Are you looking for Lupus Symptoms in Women? Lupus is a clinical syndrome, the cause of which remains uncertain. It is a member of the family of autoimmune rheumatic diseases. Lupus is more common in women, and certainly more common amongst the black and Chinese population. It’s clinical diversity is at least apparently matched by its serological diversity. The prevalence of lupus among Afro-Caribbeans is approximately five times that of a Caucasian population, and about 2 ˝ times that of an Asian population.
Lupus Symptoms in Women
Lupus is far from confined to the skin. Indeed, we now recognize lupus in all its many systemic forms, much of the work being done in this century in various parts of the United States. At least 10% of the patients in my cohort who have been misdiagnoses as suffering from lymphomas or other malignant diseases. Virtually all lupus patients of course have musculoskeletal involvement, substantial number have dermatologic involvement, and a large number of patients also have gastrointestinal disease. Perhaps nowhere is the clinical diversity shown that in the cerebral system, where anything from migraine to madness may be a feature of lupus. About 30% of patients with lupus presenting to a rheumatologist will turn out to have significant renal disease. Perhaps 40% will have cardiopulmonary disease and virtually all patients with lupus have some hematological manifestation or another.
For the final clinical conundrum, I’d like to draw your attention to thrombocytopenia. I’d like to persuade you, at least to my mind, that there are at least three sorts of thrombocytopenia in patients with lupus. There are a group of patients who present with what is generally regarded as idiopathic disease, idiopathic thrombocytopenia, until other features of lupus turn up some years later. The platelet count can certainly get very low with these patients and clinical symptoms referable to thrombocytopenia are very common. In addition I recognize a group of patients with what I call chronic persistent thrombocytopenia within the context of lupus. The platelet count here often runs between 50 and 125, but the clinical symptoms referable to this platelet count are much rarer. There are a similar number of patients who have a dramatic fall in their platelet counts. This can occur over a matter of weeks or months and there are again frequent clinical features relevant to the platelet counts. How best to treat these patients? This is a review of a number of patients with lupus or the antiphospholipid syndrome, reviewed by _ and myself some years ago. In our cohort 16.5% of patients had thrombocytopenia as judged by a platelet count of less than 100; 7.5% of these patients had thrombocytopenia linked to antiphospholipid antibodies and 6% have very severe thrombocytopenia, counts less than 15 with symptoms.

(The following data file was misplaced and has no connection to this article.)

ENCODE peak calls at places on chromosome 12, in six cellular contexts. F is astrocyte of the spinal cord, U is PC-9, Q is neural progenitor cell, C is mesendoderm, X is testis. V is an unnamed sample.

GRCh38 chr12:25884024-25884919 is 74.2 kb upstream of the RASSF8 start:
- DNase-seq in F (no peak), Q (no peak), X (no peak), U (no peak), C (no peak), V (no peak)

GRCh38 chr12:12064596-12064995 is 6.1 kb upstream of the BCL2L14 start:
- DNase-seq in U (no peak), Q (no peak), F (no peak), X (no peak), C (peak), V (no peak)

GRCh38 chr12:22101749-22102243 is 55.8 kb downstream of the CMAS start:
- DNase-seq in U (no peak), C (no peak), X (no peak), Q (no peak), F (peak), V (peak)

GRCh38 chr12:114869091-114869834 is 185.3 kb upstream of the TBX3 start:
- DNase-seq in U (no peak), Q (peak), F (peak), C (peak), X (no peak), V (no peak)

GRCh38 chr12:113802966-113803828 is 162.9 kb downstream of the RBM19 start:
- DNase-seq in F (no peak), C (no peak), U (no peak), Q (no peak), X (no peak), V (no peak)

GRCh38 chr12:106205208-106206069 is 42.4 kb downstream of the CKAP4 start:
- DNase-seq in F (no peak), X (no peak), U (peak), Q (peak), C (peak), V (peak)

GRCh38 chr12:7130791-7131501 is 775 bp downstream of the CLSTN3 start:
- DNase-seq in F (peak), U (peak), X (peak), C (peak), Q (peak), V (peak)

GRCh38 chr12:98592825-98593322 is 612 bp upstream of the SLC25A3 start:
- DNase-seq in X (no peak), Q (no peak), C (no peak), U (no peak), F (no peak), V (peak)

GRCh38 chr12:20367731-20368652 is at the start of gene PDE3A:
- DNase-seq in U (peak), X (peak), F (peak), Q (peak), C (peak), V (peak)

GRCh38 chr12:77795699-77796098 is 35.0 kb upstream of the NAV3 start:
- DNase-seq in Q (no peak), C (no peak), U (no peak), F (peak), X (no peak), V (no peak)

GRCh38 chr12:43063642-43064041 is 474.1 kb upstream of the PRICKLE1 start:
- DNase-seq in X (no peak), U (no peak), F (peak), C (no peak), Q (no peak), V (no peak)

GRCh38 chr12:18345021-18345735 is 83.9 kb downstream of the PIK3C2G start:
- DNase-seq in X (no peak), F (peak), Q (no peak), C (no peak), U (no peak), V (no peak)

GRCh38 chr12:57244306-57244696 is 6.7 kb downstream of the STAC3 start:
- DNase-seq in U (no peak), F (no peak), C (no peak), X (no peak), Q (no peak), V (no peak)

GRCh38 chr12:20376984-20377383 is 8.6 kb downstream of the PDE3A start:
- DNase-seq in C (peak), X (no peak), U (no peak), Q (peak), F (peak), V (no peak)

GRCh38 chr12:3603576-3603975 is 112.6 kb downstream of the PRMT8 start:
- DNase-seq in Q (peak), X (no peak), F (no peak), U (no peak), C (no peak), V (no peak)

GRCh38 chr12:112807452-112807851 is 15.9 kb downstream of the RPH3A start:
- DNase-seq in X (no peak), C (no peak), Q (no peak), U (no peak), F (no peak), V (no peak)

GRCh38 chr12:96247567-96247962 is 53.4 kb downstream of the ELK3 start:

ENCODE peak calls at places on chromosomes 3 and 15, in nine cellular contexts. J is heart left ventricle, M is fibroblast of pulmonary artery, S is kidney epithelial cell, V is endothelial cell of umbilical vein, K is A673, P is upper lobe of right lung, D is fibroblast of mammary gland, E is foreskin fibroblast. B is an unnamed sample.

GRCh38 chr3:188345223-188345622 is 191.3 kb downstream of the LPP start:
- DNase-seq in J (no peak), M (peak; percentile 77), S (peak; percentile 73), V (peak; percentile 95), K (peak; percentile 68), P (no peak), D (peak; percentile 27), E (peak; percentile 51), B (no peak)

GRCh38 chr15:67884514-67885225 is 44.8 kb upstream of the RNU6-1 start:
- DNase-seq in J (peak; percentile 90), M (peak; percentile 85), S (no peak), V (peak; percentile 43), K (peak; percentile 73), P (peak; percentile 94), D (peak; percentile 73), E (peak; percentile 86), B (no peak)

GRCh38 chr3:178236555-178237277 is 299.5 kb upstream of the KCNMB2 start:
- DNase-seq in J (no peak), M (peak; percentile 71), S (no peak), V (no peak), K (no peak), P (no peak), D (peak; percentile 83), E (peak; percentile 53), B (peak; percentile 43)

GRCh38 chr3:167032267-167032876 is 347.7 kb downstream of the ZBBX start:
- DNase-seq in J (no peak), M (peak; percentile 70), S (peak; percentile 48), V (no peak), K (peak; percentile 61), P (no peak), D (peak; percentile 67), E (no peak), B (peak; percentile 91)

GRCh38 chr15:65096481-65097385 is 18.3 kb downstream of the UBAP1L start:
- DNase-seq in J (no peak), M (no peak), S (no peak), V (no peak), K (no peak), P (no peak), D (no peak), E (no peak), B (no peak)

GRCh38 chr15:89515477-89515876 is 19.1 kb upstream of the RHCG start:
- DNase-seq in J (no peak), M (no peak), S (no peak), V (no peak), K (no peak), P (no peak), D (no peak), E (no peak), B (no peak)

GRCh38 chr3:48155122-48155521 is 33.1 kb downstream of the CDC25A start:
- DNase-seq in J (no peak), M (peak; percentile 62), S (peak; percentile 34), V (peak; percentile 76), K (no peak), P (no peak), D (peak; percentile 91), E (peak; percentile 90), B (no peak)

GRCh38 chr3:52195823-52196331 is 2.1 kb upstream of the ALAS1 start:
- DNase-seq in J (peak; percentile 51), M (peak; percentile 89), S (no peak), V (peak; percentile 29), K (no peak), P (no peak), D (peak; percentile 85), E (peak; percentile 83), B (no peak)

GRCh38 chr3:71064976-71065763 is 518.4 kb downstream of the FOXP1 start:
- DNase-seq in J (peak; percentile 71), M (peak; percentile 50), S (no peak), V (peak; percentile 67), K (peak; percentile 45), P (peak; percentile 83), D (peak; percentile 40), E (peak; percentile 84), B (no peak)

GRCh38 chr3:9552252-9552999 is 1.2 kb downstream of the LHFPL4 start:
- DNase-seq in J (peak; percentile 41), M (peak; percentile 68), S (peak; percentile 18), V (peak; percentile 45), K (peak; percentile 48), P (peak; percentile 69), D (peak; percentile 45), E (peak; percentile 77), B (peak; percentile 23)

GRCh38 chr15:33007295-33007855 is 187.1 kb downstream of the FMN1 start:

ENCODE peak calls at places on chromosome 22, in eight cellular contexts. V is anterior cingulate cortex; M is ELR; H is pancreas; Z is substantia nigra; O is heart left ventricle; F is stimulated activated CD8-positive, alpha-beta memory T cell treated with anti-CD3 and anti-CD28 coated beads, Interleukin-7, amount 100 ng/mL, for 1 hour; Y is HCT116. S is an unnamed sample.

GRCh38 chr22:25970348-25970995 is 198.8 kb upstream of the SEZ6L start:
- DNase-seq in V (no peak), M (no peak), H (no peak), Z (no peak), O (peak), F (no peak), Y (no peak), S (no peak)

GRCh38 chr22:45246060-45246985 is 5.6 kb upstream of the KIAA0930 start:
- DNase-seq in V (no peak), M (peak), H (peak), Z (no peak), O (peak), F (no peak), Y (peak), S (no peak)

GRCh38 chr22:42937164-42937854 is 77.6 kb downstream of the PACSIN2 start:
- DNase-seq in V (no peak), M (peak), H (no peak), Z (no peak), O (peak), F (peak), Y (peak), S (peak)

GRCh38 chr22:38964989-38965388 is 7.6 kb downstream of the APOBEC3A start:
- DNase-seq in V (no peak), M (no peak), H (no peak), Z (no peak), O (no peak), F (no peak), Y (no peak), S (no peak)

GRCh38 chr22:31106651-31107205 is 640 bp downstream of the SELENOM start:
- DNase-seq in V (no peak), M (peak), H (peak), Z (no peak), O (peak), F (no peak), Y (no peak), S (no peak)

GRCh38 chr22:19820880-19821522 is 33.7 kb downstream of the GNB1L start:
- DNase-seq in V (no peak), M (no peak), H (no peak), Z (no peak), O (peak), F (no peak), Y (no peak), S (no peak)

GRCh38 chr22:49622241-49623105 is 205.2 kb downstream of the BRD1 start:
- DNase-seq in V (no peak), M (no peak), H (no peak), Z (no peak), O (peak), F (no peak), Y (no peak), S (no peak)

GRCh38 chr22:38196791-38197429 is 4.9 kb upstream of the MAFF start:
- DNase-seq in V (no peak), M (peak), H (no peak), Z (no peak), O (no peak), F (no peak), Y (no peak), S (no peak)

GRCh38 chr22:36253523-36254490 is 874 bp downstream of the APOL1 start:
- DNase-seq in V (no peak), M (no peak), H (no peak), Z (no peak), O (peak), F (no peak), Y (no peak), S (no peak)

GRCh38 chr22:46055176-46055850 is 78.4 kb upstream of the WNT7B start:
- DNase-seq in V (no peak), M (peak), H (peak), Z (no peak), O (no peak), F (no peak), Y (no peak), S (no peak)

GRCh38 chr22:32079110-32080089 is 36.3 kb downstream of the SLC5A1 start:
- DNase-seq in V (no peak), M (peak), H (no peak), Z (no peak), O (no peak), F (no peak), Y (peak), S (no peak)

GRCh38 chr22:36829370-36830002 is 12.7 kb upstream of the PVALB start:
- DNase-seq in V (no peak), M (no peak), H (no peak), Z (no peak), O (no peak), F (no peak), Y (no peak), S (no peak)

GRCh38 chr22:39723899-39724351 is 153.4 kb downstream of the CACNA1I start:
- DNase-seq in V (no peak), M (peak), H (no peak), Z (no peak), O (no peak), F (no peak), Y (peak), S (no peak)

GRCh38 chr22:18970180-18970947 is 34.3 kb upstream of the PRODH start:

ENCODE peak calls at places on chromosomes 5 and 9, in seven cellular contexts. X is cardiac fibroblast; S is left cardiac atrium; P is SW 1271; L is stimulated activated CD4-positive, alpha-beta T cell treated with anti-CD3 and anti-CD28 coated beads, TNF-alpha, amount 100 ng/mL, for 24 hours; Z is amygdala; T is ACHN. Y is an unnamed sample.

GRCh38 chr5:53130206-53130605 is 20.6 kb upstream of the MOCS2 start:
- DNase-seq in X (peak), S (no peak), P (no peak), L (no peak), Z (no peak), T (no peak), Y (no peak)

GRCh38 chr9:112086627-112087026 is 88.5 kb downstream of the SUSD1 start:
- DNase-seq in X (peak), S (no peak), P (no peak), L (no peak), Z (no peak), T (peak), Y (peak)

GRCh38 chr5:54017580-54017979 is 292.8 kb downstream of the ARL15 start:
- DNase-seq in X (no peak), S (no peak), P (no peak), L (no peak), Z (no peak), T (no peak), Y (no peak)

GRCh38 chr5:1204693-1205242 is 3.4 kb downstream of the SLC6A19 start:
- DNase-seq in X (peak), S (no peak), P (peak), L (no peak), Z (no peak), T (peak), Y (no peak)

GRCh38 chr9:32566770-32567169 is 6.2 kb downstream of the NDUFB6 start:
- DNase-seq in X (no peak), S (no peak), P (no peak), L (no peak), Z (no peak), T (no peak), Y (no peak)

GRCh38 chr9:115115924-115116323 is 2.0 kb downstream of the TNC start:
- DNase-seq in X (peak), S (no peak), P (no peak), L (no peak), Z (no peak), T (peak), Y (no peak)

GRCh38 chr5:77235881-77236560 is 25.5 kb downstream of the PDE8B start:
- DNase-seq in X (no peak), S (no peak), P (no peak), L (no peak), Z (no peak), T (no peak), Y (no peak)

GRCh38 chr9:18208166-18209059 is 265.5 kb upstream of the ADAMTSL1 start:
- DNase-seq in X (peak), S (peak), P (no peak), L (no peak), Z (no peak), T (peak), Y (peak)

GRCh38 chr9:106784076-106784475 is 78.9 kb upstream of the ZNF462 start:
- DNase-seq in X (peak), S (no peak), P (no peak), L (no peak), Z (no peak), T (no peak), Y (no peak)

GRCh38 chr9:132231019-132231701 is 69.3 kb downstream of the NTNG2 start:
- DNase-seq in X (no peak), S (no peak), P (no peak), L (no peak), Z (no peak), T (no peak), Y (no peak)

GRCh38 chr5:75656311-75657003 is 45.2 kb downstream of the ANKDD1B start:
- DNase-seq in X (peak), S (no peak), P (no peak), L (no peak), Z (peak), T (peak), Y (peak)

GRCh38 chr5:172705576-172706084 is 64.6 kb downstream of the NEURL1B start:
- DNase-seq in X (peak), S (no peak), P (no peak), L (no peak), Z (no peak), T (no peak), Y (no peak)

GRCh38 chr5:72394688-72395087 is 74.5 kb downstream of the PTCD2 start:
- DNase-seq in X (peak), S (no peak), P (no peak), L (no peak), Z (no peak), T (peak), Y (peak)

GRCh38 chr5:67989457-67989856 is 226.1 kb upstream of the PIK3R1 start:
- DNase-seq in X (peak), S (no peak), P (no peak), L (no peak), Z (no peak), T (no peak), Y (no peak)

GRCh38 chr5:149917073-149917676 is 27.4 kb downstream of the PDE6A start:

If each of the eight organ systems, based largely on clinical questions - and I stress that, clinical questions - we define disease activity on this A-E basis. Where A represents action. The patient is severely ill, has sufficiently severe clinical features that they require major immunosuppressive therapy. B for beware, in the sense that we already knew the patient was active. C for contentment. There is low level activity, not requiring much in the way of therapy. D for discount, in the sense that the disease was once active but is no longer active. And E for no evidence of disease in the system now or previously. Here’s an example of the way that this works. Take, for example, the cardiovascular assessment. In a patient who presents with cardiac failure or symptomatic effusion and two of these other features listed here, from pleuropericardial pain due to friction rub, to deteriorating lung function. That patient will be categorized for their cardiovascular assessment as an A. In contrast, if only two of these criteria were present, they would be categorized as a B. If only one criteria or mild chest pain was present, they would get a C. A D if there was previous involvement but none current, and E for no previous involvement.
Now all of these patients were treated initially with large doses of corticosteroids and a significant number of them failed to respond. What should you do then? There is some conflicting data in the literature but we have found that splenectomy done relatively early to be a very helpful way of proceeding. So, of 17 patients that we identified during this time period, 12 had lupus, four had antiphospholipid syndrome, and one had three features of lupus and what we referred to as lupus-like. Nine of these patients were eventually given a splenectomy. Six of them responded completely, two of them gave a partial response, which unfortunately was not sustained, and one patient died of an unrelated carcinoma. The patient with the lupus-like disease also did extremely well. So for us, we tend to treat patients with thrombocytopenia, especially the acutely presenting ones, with corticosteroids. If that doesn’t work within a few months we would proceed to splenectomy. We may use some IV Ig on the way.
That's some stuff about Lupus Symptoms in Women
Abdominal Pain Symptoms and Treatment A common primary care problem, especially among females, that is most oftenbenign but can be related to serious diagnoses. Functional pain is the
most common recurrent form of pain. Generally a diagnosis of exclusion, it is
defined as nonorganic pain related to everyday stress. School, peer, and family
problems are commonly associated stressors. Abdominal pain can be related
to school absenteeism and may be a sign of depression.
Alternative Therapies for Asthma You probably have heard of several so-called "alternative" therapies for asthma. These are treatments that are not conventional and are usually given by nonmedical people. Most of these "treatments" do not help asthma and are often very expensive. However, people are sometimes tempted to try alternative therapy, which is often advertised by means of testimonials as having great benefit. People always hope that this will provide